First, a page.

With the bursts detected, the query presentation module 210 searches for event-related information at or near the time of the occurrence of the bursts. In an embodiment, the query presentation module 210 may search for and retrieve event-related information from the event-related information source 218, which may include a variety of different processing systems that are configured to store event-related information, such as File Transfer Protocol (FTP) servers, list servers, and news servers.

In other embodiments, as explained in more detail below, the query presentation module 210 may also present additional information (e.g., item descriptions and related queries). The query presentation module 210 can search for and retrieve such additional information from the information resource 208 (e.g., a data repository) that is configured to store, for example, item inventories 215, user data 214, provider data 216, and other information.

FIG. 3 is a block diagram showing details of a query presentation module 210, in accordance with an embodiment, included in a processing system 300 that is configured for query presentation. It should be appreciated that the processing system 300 may be deployed in the form of a variety of computing devices, such as server computers (e.g., an application server). As an example, the processing system 300 may form part of the server processing system 206 depicted in FIG. 2. As explained in more detail below, in various embodiments, the processing system 300 may be used to implement computer programs, logic, applications, methods, processes, or software to present the query with event-related information.

As depicted in FIG. 3, the processing system 300 executes an operating system 301 that manages the software processes and/or services executing on the processing system 300. As depicted in FIG. 3, these software processes and/or services may include a query presentation module 210. Included within the query presentation module 210 are a query retrieval module 302, a burst detection module 304, a search engine module 306, and a presentation module 308. The query retrieval module 302 is configured to access and/or track the number of query received by the query presentation module 210. The burst detection module 304 is configured to detect one or more bursts of the number of queries. As explained in more detail below, the burst detection module 304 can detect bursts by examining a rate of increase of the number of queries associated with a query.

The query presentation module 210 can search for a variety of different information. As a result, the search engine module 306 may include a variety of different search functionalities. For example, in one embodiment, the search engine module 306 may be configured to search for event-related information at or near a particular time of the detected bursts. In another embodiment, the search engine module 306 may also be configured to search for items requested by the query.

With the bursts detected, the presentation module 308 is configured to generate and display a graphical user interface that includes, for example, the query and event-related information corresponding to a time associated with the detected bursts. In further embodiments, as explained in more detail below, the presentation module 308 can also be configured to include other information related to the query in the graphical user interface.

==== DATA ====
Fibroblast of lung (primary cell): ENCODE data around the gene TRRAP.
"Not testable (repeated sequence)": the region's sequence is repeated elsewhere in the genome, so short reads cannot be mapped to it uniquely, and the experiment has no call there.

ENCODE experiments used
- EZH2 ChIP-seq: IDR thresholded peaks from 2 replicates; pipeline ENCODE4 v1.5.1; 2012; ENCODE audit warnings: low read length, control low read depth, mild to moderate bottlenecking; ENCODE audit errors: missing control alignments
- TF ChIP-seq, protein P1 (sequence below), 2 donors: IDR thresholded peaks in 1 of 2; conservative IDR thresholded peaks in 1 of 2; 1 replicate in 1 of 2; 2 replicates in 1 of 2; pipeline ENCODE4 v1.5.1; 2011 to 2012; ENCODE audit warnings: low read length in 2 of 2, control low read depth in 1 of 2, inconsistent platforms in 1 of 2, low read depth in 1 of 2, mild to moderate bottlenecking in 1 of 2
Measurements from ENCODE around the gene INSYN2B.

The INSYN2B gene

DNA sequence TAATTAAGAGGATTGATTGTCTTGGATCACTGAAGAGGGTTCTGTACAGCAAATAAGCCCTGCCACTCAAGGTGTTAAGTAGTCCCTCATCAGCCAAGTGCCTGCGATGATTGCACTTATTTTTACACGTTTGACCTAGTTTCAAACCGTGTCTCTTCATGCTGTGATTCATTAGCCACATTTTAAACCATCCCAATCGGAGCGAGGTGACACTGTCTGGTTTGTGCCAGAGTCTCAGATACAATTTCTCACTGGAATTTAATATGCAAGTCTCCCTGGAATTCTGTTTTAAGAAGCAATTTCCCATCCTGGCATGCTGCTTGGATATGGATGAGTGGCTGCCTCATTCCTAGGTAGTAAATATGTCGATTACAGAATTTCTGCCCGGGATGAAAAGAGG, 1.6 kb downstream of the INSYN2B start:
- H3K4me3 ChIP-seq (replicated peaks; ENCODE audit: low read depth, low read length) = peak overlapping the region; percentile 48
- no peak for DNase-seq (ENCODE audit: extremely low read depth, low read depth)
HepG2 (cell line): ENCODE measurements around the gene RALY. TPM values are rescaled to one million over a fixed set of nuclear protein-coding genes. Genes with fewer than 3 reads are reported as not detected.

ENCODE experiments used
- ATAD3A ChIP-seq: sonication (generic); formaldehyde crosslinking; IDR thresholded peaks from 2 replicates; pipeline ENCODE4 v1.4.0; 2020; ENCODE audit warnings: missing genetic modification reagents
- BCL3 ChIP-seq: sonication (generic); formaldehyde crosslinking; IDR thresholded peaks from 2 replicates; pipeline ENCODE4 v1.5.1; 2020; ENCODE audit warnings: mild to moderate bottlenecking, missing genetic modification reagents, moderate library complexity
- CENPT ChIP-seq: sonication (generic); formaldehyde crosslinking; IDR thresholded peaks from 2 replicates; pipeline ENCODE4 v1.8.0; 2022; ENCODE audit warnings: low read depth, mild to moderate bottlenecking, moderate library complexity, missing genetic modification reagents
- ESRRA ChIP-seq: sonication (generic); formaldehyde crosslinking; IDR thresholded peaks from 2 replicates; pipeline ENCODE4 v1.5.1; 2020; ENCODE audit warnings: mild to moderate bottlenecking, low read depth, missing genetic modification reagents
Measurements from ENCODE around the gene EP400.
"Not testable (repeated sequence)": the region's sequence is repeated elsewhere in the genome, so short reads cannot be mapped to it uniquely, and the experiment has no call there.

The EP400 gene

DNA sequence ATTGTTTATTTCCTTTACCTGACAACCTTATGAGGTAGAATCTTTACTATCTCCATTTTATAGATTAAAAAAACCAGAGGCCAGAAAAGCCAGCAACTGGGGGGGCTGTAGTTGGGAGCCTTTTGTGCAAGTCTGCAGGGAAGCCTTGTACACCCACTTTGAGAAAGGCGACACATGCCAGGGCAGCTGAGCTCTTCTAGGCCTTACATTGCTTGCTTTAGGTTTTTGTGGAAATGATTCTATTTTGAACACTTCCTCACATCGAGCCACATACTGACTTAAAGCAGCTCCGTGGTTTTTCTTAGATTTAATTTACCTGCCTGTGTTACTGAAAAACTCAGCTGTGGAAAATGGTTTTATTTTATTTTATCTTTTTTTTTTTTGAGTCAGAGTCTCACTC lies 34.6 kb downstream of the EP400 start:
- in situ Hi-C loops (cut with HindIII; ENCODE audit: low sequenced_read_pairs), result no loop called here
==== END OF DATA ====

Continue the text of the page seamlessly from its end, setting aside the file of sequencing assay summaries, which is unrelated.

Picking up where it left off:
It should be appreciate that each module 210, 302, 304, 306, or 308 may be software and/or hardware. Furthermore, it should be noted that in other embodiments, the query presentation module 210 may include fewer, more, or different modules apart from those shown in FIG. 3. For example, in an alternate embodiment, the query presentation module 210 may not include the search engine module 306 and instead relies on other external applications or services for its search.

FIG. 4 depicts a flow diagram of a general overview of a method 400, in accordance with an embodiment, for presenting a query with event-related information. In an embodiment, the method 400 may be implemented by the query presentation module 210 (including, for example, the query retrieval module 302, the burst detection module 304, the search engine module 306, and the presentation module 308) and employed in the processing system 300 of FIG. 3.

As depicted in FIG. 4, a number of queries over a time period are accessed at 402. In particular, a number of query entries associated with one or more queries are accessed. The queries may be entered or submitted by one or multiple, different users. Here, the number of query entries may be tracked over a time period. As a result, from this data, the number of query entries at a particular time or over a period of time can be identified or calculated. Such data may include, for example, 5345 number of query entries of a particular query on Apr. 26, 2006, and additionally include 2342 number of query entries for the same query on Apr. 27, 2006. Another sample data may include 233 number of query entries of a particular query at time 5:30 PM, and additionally include 237 number of query entries of the same query at time 5:31 PM.